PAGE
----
The number of people graduating with nuclear engineering degrees has more than tripled since a low point in 2001, and many are passionate about their motivation.
"I'm here because I think I can save the world with nuclear power," Leslie Dewan told the crowd at a 2014 event as she pitched her company's design for a new kind of reactor.
Dewan says climate change, and the fact that nuclear plants emit no greenhouse gases, are the big reason she became a nuclear engineer. And she is not the only one.
"The reason that almost all of our students come into this field is climate change," says Dennis Whyte, head of the Department of Nuclear Science and Engineering at the Massachusetts Institute of Technology.
The surge in new engineers comes as the nuclear industry, just like coal, is struggling to compete against cheaper natural gas and renewable energy. The Nuclear Energy Institute estimates that more than half of the nation's 99 nuclear reactors are at risk of closing in the next decade.
President Trump has ordered Energy Secretary Rick Perry to take steps to help financially troubled coal and nuclear power plants, though he has cited the reason as grid resilience and national security.
But nuclear plant operators are echoing young engineers like Dewan as they lobby for public subsidies to keep reactors open.
"If you are concerned about climate change, or concerned about the environment, you should be very concerned about the future of [Three Mile Island]," says David Fein, Exelon's senior vice president of state governmental and regulatory affairs.
TMI parent company Exelon announced last year it will close Three Mile Island Unit 1 in 2019 unless there are policy changes that would make the plant profitable again. A different reactor on the site near Middletown, Pa. — Unit 2 — was involved in the country's worst nuclear accident in 1979.
Fein is among those who argue that nuclear plants should be recognized as clean energy and paid for the public benefit of not emitting greenhouse gases or other pollutants. It's a strategy that has worked in other states: Illinois, New York and — most recently — New Jersey.
Opponents of new subsidies include anti-nuclear activist Eric Epstein with the watchdog group Three Mile Island Alert. "If you consider nuclear green then you have to ignore high-level radioactive waste," he says.
The federal government still doesn't have permanent storage for that waste, and Epstein says there are the environmental costs of uranium mining to consider as well.
Others question giving nuclear plants public money that could be used for renewable energy instead.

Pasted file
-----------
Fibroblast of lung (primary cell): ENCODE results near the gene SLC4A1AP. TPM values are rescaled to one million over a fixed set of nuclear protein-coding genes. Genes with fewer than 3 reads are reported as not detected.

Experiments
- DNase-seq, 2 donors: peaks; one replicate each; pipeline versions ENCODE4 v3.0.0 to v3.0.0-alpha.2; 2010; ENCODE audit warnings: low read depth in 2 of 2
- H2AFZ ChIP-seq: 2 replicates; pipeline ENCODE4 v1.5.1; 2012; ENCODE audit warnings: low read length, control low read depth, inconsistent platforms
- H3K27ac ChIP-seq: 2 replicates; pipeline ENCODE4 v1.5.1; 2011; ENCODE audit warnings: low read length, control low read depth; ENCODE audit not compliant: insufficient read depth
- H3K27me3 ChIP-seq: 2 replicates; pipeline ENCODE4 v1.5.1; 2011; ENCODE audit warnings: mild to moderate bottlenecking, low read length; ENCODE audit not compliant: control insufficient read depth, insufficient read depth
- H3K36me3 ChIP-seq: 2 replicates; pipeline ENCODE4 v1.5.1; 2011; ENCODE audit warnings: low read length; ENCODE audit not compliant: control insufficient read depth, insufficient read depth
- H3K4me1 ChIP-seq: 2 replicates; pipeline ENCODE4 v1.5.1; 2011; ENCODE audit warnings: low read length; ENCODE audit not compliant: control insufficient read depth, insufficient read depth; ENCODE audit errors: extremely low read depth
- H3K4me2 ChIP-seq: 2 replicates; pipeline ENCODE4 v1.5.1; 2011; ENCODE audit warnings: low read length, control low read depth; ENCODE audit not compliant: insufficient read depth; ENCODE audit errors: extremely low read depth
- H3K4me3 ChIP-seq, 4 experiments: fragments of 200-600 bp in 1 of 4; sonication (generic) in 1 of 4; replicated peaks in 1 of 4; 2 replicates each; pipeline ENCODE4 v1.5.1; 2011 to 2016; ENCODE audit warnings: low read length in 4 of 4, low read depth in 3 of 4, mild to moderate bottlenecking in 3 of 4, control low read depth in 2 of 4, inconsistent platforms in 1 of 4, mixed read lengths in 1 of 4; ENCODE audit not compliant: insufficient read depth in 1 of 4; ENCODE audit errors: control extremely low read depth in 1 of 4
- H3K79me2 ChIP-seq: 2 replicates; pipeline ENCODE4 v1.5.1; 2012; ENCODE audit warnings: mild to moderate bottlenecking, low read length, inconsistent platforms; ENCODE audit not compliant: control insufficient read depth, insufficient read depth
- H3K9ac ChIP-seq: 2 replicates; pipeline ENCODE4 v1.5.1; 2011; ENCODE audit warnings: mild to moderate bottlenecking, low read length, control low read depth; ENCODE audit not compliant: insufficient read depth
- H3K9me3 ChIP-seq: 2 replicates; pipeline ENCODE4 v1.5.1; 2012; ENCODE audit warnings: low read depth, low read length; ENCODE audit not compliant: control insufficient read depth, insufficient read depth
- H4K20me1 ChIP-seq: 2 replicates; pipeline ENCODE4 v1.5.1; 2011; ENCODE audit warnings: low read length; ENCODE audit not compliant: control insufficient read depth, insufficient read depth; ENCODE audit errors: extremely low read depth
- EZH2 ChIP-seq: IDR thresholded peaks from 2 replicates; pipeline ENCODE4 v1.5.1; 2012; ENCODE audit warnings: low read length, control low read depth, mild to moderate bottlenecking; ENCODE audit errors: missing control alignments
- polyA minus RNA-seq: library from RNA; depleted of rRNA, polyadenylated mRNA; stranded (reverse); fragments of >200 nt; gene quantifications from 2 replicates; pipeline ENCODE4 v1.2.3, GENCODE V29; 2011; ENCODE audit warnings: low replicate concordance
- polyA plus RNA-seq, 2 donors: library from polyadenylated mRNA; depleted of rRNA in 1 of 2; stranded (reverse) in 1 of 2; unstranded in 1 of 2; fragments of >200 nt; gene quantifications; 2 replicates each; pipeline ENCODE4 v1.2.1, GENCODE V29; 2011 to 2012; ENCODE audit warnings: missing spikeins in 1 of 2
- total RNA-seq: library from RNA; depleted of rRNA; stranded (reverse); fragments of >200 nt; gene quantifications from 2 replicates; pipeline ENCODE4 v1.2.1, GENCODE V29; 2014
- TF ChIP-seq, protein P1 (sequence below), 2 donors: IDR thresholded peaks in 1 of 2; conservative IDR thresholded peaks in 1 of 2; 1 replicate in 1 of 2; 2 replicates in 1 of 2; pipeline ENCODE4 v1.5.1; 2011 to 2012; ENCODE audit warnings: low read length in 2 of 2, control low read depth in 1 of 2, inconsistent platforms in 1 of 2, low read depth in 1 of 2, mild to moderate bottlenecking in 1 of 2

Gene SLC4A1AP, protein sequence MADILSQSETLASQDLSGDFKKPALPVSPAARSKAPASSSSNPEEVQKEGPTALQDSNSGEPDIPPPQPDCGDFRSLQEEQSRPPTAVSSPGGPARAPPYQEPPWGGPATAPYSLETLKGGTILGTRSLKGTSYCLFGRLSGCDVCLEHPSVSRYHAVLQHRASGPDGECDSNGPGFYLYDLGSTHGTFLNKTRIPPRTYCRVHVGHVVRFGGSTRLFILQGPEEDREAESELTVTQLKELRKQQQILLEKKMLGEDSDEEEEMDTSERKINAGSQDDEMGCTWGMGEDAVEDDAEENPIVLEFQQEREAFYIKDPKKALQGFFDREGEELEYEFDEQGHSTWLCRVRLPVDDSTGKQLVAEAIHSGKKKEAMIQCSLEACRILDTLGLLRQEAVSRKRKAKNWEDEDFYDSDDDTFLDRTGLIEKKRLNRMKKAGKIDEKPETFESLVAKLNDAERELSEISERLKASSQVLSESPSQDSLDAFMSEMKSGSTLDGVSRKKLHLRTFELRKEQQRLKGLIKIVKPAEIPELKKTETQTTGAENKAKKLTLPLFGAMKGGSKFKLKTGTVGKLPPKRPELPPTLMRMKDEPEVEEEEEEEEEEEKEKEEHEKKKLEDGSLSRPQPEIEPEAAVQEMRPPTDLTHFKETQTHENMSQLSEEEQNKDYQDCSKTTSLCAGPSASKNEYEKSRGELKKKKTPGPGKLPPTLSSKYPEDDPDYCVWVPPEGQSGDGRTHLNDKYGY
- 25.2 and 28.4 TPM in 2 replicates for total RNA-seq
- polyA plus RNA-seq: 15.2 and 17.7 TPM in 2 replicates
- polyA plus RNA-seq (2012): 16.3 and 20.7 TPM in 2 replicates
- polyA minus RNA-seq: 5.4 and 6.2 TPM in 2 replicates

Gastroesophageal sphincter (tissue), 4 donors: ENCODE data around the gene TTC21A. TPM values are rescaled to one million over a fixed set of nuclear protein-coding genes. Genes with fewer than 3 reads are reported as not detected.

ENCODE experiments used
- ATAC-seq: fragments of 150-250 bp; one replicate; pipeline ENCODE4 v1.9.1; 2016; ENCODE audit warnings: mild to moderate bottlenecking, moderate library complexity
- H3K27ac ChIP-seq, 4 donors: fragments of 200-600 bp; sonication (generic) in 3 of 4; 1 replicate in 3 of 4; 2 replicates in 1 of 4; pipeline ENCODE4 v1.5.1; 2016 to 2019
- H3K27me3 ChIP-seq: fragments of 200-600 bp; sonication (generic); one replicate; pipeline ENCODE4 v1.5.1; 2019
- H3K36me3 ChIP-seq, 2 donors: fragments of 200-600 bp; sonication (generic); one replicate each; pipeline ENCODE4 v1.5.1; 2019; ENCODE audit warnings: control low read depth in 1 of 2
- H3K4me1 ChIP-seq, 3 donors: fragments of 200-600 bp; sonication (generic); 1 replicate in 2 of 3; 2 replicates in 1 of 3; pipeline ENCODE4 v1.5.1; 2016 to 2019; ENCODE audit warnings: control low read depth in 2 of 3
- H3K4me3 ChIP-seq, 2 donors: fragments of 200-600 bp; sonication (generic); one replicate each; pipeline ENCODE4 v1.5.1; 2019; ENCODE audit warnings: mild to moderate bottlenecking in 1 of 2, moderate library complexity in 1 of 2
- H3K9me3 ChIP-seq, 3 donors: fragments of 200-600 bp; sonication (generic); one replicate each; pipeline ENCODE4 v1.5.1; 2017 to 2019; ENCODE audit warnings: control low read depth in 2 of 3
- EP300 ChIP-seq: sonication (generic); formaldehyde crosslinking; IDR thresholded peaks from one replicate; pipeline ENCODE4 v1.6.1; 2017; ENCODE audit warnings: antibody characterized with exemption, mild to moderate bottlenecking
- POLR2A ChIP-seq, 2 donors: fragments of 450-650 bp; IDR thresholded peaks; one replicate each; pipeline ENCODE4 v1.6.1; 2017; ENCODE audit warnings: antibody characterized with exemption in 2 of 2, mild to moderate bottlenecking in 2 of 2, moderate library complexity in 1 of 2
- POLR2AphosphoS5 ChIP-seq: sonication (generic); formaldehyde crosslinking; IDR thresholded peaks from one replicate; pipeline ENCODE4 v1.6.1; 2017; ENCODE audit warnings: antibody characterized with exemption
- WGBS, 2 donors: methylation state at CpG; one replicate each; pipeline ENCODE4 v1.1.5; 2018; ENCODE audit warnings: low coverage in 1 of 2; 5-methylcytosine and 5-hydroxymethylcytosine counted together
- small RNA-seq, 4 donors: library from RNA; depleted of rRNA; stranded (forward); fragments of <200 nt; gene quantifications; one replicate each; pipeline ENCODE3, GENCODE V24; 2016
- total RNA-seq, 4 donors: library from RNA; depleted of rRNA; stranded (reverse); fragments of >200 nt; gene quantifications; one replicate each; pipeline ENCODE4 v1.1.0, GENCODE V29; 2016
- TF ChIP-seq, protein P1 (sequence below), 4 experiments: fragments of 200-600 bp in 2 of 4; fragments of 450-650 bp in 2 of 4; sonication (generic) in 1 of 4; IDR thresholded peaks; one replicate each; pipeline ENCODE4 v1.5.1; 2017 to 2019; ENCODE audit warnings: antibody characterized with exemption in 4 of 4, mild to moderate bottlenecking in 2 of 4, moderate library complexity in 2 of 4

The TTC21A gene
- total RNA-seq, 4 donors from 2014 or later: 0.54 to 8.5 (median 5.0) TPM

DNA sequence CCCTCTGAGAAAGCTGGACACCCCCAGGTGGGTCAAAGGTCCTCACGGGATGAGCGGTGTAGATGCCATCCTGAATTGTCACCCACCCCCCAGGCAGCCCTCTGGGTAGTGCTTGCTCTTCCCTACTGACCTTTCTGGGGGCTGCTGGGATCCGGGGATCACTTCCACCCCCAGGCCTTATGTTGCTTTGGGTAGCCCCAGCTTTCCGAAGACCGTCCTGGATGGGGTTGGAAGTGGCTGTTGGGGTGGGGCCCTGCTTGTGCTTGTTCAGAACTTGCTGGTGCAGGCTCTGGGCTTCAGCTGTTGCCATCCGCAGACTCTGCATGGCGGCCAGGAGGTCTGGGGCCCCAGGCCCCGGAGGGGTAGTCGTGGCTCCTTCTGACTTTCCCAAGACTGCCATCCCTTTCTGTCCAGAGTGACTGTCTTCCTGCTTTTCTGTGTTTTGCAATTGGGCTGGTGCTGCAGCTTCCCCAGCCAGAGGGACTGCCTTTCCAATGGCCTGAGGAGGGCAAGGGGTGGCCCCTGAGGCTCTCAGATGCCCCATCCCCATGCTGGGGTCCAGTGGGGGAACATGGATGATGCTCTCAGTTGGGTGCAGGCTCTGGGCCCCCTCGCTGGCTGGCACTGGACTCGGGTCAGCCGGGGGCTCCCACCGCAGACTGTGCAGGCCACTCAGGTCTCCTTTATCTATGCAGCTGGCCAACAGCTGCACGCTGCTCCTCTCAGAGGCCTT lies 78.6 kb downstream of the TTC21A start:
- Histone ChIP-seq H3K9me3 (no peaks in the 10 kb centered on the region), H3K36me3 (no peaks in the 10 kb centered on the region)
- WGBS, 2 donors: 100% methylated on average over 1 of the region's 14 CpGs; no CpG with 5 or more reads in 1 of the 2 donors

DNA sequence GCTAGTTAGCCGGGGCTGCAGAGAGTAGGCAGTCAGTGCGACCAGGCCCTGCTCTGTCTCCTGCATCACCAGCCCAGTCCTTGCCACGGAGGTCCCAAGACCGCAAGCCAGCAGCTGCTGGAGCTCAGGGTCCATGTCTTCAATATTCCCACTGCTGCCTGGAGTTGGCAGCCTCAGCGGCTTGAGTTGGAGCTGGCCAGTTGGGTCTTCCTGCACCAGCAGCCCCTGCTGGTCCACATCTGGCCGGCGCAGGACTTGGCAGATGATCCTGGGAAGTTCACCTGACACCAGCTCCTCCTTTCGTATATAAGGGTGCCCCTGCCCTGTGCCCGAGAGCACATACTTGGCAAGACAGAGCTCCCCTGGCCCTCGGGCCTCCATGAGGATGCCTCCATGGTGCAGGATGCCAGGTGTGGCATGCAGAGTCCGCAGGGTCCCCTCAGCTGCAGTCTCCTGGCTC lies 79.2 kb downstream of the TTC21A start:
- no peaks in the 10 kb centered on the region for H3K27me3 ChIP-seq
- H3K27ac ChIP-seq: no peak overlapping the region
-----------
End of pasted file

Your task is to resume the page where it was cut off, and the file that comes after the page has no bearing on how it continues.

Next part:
"It really is this sort of philosophical battle: Are we building the energy economy of the future? Or are we just, sort of, keeping with the status quo?" says Abe Silverman, vice president for regulatory affairs group and deputy general counsel for NRG, which has opposed state subsidy proposals.
The nuclear industry thinks it has a good chance of persuading people to support its side of this debate.
Ann Bisconti, who does opinion research for the industry, says a lot fewer people oppose nuclear energy now than just after the Three Mile Island accident.
"People have moved, very much, into middle positions — they're very mushy on nuclear energy," Bisconti says. And that creates an opportunity to win them over by talking about the need for nuclear to limit the effects of climate change, she says.
"You can't get there without nuclear in the fuel mix," says Chris Wolfe, who works as a generation planning engineer at South Carolina Electric & Gas and is on the board of North American Young Generation in Nuclear.
Despite the industry's struggles, the U.S. still gets a fifth of its electricity from nuclear, and there are jobs to be had.
The number of nuclear engineering degrees awarded each year peaked in the late 1970s. Then it dropped steadily amid the Three Mile Island partial meltdown in Pennsylvania and the Chernobyl disaster in the former Soviet Union. Numbers started to climb again in 2001 as talk of climate change increased. That left an age gap in the nuclear workforce, with many now ready to retire.
"Baby boomers are leaving the industry, so there are a lot of job opportunities," says Wolfe.
Wolfe chose to work at a utility for job security, but she is cheering on nuclear entrepreneurs like Dewan, who co-founded a startup business called Transatomic Power. She says the company has raised about $6 million from investors.
"We're adapting something that's called a molten salt reactor that was first developed in the very, very early days of the nuclear industry — back in the 1950s and 1960s," Dewan says. With modern materials and a few changes, she believes such a reactor can be financially viable today.
Her company's first design aimed to use spent nuclear fuel to generate electricity. But it turned out some of the calculations were wrong.
Still, she says this new design would produce about half the waste of existing nuclear plants. And Dewan says it's safer because the effects of a meltdown would be limited to the plant site.
"Part of why we started this company is that we wanted the type of nuclear reactor that people would want to have in their communities," says Dewan.
That's a hard sell to anti-nuclear activists like Epstein. "I'm seeing the same arrogance I saw in the '70s," he says. "I think the new generation is like the old generation, in that they view themselves as flawless high priests of technology."
Dewan sees that skepticism as a legacy her generation will have to address. But she thinks the problem of climate change is too important to give up on nuclear energy now.
Molly Samuel of member station WABE contributed to this report.